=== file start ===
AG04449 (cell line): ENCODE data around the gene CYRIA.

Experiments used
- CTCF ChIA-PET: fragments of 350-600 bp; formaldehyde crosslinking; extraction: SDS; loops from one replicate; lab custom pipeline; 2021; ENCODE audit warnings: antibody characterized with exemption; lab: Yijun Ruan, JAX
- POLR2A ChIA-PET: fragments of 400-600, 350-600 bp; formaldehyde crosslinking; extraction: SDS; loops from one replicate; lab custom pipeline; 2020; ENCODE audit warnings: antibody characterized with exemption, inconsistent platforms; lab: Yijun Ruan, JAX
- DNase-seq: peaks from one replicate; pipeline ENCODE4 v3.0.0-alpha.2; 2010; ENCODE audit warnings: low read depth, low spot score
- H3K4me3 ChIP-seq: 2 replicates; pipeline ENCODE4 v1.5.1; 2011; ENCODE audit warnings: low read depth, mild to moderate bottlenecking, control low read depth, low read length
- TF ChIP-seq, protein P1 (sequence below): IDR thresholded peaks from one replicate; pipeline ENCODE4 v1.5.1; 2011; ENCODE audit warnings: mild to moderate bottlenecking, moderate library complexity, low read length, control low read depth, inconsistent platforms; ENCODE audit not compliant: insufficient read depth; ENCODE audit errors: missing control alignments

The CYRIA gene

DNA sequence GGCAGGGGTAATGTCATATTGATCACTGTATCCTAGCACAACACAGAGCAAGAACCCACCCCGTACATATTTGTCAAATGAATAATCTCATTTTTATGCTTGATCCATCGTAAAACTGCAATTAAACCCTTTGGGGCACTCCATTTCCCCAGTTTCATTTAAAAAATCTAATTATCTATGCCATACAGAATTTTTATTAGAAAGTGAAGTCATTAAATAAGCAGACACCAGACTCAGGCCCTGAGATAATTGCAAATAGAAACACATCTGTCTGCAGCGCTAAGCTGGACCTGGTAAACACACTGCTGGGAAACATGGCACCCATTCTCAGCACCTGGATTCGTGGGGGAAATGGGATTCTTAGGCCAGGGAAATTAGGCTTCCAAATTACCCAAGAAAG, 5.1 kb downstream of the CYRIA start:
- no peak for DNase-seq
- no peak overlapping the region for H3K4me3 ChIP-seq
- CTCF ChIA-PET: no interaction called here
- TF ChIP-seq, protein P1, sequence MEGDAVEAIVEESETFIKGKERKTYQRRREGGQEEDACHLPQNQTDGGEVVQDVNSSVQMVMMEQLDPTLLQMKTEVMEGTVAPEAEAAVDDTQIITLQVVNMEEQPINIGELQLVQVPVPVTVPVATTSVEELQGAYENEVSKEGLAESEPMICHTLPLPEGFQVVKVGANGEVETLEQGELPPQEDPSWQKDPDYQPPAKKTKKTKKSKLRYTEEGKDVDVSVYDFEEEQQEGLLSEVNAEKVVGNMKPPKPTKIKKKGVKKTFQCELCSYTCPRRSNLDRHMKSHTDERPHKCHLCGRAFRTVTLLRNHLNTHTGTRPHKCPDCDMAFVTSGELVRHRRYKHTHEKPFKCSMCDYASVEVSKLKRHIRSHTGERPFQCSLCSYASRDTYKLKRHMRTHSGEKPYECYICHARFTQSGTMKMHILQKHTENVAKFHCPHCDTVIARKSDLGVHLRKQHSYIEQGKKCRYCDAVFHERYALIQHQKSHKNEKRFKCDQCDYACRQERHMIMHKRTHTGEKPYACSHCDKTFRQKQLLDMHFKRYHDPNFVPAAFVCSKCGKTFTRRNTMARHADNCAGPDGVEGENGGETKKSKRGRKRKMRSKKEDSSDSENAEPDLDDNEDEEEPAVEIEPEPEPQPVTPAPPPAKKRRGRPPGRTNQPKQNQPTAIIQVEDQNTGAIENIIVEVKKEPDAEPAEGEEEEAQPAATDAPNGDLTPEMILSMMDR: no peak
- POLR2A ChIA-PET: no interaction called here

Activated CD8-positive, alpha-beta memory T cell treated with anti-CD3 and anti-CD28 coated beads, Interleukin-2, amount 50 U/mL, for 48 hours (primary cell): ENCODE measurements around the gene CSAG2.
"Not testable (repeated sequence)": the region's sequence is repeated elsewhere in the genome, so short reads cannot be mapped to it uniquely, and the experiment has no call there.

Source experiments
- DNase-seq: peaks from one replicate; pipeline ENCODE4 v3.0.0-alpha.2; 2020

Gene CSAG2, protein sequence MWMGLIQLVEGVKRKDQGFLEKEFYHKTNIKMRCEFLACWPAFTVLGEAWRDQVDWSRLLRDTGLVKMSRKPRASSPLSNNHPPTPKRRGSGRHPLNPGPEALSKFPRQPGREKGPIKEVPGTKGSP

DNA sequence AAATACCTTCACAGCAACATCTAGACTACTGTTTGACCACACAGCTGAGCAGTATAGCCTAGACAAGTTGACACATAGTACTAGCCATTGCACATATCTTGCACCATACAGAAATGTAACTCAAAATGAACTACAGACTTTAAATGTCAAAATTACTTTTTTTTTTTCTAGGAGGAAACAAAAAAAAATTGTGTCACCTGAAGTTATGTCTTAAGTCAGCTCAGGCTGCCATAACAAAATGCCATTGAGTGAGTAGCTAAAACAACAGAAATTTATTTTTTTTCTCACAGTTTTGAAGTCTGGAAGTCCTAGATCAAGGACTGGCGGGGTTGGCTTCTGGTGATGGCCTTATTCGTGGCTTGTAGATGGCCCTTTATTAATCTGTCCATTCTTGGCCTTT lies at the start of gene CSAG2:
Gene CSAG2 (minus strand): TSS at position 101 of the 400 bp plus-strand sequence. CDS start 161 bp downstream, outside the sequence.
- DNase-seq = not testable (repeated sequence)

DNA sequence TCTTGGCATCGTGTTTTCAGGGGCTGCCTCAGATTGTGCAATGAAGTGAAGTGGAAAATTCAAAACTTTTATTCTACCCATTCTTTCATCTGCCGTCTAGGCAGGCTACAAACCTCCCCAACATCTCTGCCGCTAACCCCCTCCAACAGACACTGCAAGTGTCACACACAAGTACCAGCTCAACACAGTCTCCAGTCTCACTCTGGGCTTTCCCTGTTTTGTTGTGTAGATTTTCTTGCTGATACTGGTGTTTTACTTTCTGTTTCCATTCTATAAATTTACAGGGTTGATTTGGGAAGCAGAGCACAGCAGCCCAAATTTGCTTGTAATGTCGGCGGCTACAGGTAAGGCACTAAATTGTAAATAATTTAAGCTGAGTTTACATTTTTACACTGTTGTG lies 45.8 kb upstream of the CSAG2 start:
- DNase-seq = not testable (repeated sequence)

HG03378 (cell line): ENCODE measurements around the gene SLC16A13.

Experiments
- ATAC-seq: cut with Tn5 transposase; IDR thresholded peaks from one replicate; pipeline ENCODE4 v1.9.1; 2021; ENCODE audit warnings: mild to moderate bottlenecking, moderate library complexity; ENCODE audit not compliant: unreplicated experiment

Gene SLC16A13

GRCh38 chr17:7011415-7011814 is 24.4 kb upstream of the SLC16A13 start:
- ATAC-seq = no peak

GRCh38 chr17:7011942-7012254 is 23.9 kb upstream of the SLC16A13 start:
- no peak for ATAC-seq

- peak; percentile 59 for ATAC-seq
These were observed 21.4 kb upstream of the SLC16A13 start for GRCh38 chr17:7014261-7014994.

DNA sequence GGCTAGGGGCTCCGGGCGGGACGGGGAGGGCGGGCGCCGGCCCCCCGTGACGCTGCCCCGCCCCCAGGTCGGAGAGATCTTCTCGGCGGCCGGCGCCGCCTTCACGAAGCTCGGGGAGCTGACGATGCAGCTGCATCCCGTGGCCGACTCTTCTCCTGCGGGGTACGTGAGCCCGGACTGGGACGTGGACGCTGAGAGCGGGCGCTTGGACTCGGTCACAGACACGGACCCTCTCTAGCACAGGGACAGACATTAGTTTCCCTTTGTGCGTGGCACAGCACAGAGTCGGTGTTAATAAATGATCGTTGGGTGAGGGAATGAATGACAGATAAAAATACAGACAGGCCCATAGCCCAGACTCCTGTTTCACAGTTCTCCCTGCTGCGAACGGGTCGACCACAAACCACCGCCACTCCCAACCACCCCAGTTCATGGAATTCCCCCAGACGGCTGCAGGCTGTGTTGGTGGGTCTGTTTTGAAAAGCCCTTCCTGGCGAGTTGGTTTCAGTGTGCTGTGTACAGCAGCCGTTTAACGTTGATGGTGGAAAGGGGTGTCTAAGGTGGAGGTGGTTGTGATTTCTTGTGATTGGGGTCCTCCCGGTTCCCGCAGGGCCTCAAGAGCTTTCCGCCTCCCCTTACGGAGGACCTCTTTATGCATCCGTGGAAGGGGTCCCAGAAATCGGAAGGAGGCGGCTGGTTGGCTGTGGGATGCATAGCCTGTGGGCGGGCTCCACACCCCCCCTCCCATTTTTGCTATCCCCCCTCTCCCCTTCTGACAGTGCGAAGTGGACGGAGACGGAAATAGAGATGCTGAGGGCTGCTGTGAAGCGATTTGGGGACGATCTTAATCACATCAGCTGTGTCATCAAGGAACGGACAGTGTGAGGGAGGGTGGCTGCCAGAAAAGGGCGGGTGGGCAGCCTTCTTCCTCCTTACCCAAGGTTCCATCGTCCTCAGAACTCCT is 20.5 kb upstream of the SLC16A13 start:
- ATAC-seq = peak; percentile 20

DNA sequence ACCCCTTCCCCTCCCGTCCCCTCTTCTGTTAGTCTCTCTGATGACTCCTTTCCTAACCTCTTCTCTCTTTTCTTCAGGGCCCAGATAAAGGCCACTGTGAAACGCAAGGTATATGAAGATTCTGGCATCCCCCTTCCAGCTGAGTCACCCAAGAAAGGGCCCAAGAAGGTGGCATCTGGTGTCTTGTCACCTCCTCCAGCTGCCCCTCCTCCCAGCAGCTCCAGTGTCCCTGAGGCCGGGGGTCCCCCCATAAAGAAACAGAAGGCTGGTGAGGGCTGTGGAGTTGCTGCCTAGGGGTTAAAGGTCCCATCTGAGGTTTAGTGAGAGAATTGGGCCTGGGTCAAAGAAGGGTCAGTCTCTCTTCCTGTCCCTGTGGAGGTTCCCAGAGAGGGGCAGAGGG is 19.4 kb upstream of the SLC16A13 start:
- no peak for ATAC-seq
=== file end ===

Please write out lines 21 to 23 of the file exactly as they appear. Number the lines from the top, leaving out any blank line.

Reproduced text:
Gene CSAG2 (minus strand): TSS at position 101 of the 400 bp plus-strand sequence. CDS start 161 bp downstream, outside the sequence.
- DNase-seq = not testable (repeated sequence)

DNA sequence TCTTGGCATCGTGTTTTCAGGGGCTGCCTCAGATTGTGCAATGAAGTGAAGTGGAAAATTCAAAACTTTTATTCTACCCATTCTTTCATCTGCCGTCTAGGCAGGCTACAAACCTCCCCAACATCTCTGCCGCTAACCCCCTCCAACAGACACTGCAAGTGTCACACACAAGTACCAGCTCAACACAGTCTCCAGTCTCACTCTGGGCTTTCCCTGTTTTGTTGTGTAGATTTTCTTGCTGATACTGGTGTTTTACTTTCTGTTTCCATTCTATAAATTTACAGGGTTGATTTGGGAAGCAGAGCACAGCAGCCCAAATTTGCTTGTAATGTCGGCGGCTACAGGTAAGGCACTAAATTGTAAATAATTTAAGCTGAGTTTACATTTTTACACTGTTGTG lies 45.8 kb upstream of the CSAG2 start: